China Says U.S. Risks Trade War

China is warning the United States that it’s risking a trade war. The U.S. Senate voted 79-17 last night to open a week of debate on the Currency Exchange Rate Oversight Reform Act of 2011, to put pressure on China to allow its currency, the renminbi or yuan, to appreciate. U.S. lawmakers claim an undervalued Chinese currency has cost America jobs and has created a massive trade imbalance between the two nations. Reuters’ David Stanway and Aileen Wang wrote this morning:

An angry China warned Washington on Tuesday that passage of a bill aimed at forcing Beijing to let its currency rise could lead to a trade war between the world’s top two economies.

China’s central bank and the ministries of commerce and foreign affairs accused Washington of “politicising” currency issues and putting the global economy at risk after U.S. senators voted on Monday to start a week of debate on the bill.

The response suggested China sees a greater risk from the proposed bill than it has in the past when U.S. lawmakers attempted to put forward similar legislation to speed up the pace of appreciation in the yuan, or renminbi.

Beijing made similar remarks last year after the House of Representatives passed a currency bill that later failed to make any further progress in Congress.

While a strong case can be made that the Chinese currency is indeed undervalued, a number of analysts believe the Democratic-led legislation was being introduced to divert blame for the floundering economy away from Washington D.C., and to increase the odds lawmakers from the Rust Belt and other areas where manufacturing is depressed will get re-elected in 2012. And certain scholars point out that a revaluation of the Chinese currency won’t do much to help the U.S. bring back jobs or address its trade deficit and the trade imbalance. From the University of Pennsylvania’s China Knowledge@Wharton website back on March 31, 2010:

China has pegged its currency to the U.S. dollar since 1994. After 2002, its trade surplus burgeoned, causing a huge global current account surplus. Meanwhile, as China’s major trading partner, the United States suffered from a growing current account deficit. Many U.S. legislators attributed their nation’s deficit to the Chinese government’s currency manipulation to keep the renminbi artificially low. Ever since, a reminbi revaluation has been the center of the trade dispute between China and the United States.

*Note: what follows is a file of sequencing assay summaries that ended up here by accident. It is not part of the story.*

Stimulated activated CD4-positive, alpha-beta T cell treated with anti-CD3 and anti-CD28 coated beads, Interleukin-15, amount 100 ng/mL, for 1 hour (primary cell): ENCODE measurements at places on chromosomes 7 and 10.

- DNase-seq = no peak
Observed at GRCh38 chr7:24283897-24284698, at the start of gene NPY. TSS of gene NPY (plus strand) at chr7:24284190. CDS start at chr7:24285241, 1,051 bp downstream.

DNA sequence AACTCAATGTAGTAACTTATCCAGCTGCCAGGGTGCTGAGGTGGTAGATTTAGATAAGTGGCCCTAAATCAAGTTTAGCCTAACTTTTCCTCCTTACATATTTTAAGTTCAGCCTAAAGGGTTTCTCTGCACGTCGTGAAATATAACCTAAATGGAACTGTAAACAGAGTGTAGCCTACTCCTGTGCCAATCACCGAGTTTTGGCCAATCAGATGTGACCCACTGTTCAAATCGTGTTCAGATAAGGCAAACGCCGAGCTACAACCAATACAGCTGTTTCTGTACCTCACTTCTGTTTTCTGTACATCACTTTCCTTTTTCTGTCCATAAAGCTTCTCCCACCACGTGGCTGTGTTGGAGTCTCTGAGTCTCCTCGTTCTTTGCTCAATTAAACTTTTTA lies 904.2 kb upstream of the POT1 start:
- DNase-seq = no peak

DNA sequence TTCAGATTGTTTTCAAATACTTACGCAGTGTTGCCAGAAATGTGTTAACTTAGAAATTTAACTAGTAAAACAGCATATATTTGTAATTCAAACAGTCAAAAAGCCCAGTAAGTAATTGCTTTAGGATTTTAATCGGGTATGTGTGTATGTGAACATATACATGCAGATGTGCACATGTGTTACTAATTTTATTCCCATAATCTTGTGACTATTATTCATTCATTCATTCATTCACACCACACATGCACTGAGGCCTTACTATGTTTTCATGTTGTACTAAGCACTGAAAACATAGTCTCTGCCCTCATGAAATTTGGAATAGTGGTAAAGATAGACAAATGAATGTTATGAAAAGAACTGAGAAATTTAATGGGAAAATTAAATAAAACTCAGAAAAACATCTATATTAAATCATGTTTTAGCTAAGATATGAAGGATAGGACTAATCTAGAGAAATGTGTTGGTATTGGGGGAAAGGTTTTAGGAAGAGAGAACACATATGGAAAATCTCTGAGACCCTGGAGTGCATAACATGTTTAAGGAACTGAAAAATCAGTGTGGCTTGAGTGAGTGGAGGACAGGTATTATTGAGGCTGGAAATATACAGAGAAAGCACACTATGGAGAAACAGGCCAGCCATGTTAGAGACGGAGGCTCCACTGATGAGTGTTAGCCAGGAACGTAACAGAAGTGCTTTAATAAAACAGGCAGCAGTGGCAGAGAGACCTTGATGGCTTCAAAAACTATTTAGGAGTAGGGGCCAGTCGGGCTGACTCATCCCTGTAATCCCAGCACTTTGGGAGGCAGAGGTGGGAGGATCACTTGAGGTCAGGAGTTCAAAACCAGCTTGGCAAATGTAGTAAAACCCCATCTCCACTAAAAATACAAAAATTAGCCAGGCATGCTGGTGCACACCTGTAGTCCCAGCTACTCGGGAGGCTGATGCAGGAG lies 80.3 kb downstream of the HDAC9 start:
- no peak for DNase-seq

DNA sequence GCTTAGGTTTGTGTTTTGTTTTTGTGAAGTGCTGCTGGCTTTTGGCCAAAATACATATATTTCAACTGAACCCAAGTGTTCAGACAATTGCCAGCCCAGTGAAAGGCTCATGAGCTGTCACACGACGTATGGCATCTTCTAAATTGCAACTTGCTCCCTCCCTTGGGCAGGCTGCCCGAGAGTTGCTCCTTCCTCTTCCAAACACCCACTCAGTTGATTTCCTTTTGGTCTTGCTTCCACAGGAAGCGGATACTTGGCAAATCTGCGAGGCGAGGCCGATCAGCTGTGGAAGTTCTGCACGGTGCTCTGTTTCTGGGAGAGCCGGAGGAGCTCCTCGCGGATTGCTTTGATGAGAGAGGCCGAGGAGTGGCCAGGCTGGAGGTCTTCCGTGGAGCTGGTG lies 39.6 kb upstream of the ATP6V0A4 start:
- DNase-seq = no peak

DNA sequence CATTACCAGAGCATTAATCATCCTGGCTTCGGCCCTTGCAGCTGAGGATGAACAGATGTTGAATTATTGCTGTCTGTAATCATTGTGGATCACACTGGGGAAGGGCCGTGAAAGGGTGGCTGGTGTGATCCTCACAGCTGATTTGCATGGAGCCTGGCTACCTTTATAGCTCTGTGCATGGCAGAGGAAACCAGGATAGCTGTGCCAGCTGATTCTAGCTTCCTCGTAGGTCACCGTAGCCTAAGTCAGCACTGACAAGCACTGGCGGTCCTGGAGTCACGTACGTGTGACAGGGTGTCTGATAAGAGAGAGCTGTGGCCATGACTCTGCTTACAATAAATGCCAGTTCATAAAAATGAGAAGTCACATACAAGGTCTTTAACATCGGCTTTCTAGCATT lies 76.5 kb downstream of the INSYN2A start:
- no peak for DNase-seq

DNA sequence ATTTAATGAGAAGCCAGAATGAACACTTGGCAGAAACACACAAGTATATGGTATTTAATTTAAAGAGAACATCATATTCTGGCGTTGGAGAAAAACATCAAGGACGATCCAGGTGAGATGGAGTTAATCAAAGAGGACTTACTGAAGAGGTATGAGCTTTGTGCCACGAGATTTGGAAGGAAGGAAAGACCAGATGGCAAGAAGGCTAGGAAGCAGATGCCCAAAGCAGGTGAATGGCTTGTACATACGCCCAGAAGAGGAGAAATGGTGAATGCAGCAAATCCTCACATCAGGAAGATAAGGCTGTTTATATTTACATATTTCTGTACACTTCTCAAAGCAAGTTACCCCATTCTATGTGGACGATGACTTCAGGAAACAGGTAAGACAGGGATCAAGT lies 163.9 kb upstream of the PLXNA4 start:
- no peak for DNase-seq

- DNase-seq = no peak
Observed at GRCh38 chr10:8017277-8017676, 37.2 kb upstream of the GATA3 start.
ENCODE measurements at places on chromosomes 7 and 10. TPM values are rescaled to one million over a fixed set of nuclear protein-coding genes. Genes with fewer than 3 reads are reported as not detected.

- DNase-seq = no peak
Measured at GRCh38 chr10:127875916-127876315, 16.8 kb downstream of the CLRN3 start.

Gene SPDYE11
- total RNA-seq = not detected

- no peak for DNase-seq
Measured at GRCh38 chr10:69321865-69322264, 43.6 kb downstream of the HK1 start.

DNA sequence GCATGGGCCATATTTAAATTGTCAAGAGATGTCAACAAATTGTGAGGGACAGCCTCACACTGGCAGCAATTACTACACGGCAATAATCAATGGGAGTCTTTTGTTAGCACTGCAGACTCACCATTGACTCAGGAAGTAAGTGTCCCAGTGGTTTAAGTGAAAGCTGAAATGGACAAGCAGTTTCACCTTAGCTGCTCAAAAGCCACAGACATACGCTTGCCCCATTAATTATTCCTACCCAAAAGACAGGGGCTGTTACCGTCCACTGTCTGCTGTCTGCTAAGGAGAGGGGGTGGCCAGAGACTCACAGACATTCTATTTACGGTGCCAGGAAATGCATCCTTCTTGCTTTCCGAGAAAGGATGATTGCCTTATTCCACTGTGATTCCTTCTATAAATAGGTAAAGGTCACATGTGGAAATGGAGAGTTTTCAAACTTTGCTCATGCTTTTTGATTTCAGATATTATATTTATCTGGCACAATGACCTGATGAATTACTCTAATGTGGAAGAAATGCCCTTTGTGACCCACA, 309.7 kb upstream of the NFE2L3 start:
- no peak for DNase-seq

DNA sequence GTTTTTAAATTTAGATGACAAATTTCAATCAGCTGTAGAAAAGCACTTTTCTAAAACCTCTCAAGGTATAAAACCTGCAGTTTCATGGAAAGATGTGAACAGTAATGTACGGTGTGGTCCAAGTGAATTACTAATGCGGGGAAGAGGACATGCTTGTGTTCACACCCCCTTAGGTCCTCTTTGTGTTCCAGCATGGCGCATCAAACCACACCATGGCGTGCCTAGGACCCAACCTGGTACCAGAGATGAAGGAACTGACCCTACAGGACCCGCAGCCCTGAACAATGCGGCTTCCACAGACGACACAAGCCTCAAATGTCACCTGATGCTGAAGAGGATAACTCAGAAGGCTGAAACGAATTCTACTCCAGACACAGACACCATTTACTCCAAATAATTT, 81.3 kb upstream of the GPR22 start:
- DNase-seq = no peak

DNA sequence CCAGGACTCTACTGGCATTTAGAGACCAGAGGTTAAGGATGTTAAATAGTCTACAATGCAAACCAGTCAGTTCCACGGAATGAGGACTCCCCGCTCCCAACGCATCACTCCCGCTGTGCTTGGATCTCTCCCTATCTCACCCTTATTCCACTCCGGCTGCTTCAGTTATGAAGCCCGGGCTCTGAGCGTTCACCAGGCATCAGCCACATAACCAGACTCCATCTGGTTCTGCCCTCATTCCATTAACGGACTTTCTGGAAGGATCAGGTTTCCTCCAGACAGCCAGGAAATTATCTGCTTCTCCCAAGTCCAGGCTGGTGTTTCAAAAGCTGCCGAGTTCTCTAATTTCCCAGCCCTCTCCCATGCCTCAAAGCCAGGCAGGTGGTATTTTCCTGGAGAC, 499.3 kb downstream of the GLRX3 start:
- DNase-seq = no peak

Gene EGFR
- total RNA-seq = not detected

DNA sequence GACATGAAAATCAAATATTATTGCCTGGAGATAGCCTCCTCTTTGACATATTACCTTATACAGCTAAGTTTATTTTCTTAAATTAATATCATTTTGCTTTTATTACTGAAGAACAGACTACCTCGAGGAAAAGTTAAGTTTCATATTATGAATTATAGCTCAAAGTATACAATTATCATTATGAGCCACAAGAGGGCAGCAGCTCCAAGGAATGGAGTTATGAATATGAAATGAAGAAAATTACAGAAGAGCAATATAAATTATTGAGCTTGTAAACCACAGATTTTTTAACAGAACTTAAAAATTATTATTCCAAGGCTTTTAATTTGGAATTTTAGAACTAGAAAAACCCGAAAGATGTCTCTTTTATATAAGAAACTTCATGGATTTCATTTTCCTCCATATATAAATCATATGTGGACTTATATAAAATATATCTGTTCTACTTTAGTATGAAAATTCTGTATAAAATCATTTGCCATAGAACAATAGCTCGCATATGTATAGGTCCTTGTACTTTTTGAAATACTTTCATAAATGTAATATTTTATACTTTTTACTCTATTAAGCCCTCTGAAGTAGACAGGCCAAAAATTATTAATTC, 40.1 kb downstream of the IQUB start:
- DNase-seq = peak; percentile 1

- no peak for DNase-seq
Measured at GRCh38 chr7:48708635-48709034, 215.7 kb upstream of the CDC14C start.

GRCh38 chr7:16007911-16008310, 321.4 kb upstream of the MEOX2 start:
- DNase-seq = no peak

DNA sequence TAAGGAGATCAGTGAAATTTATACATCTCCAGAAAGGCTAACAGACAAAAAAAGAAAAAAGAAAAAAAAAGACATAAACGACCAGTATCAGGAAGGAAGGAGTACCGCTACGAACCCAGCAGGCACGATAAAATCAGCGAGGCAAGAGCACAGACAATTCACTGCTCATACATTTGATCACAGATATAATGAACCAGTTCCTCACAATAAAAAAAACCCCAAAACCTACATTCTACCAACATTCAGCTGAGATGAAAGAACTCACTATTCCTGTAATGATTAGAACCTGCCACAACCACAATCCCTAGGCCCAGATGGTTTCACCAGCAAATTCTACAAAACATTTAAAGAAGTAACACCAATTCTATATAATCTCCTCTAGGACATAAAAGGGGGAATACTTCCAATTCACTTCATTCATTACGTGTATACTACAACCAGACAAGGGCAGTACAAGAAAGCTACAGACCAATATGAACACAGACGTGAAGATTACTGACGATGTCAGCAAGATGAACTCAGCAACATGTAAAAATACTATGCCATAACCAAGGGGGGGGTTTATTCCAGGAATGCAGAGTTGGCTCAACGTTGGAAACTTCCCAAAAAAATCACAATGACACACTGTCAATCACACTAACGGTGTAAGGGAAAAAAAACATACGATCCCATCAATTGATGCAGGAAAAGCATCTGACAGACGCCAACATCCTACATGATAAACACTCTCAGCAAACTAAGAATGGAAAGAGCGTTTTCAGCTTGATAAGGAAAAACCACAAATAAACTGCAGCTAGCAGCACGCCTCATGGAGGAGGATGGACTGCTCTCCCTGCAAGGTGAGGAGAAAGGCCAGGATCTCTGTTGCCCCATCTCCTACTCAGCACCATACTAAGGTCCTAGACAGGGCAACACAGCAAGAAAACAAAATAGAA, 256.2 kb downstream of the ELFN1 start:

Today, “legislators are trying to make constituents believe that the joblessness [in the U.S.] is caused by the trade deficit, and the trade deficit is the result of China manipulating its currency,” says Charles Freeman of the Center for Strategic and International Studies, a Washington, D.C.-based public policy research institute, and a former assistant U.S. trade representative for China affairs. “However, I see no correlation between joblessness and the trade deficit, as well as the trade deficit and the undervalued renminbi.”

He also says it is unlikely that increasing the value of the renminbi vis-à-vis the dollar will reduce the trade imbalance between the two countries. “If you look at the average cost of consumer goods in China and the equivalent wholesale costs of manufacturing goods here in the United States, you would see that the margin between the two is too high,” he notes. “The labor costs are so high in the United States that it would be difficult for the U.S. to regain competitiveness solely through forcing the renminbi to appreciate by another 20%.” In fact, he doubts whether any increase in the value of renminbi will move the production back to the U.S. If Chinese exports to the U.S. were to become more expensive, “the United States would shift its demand to other third party developing countries, such as Mexico,” he says.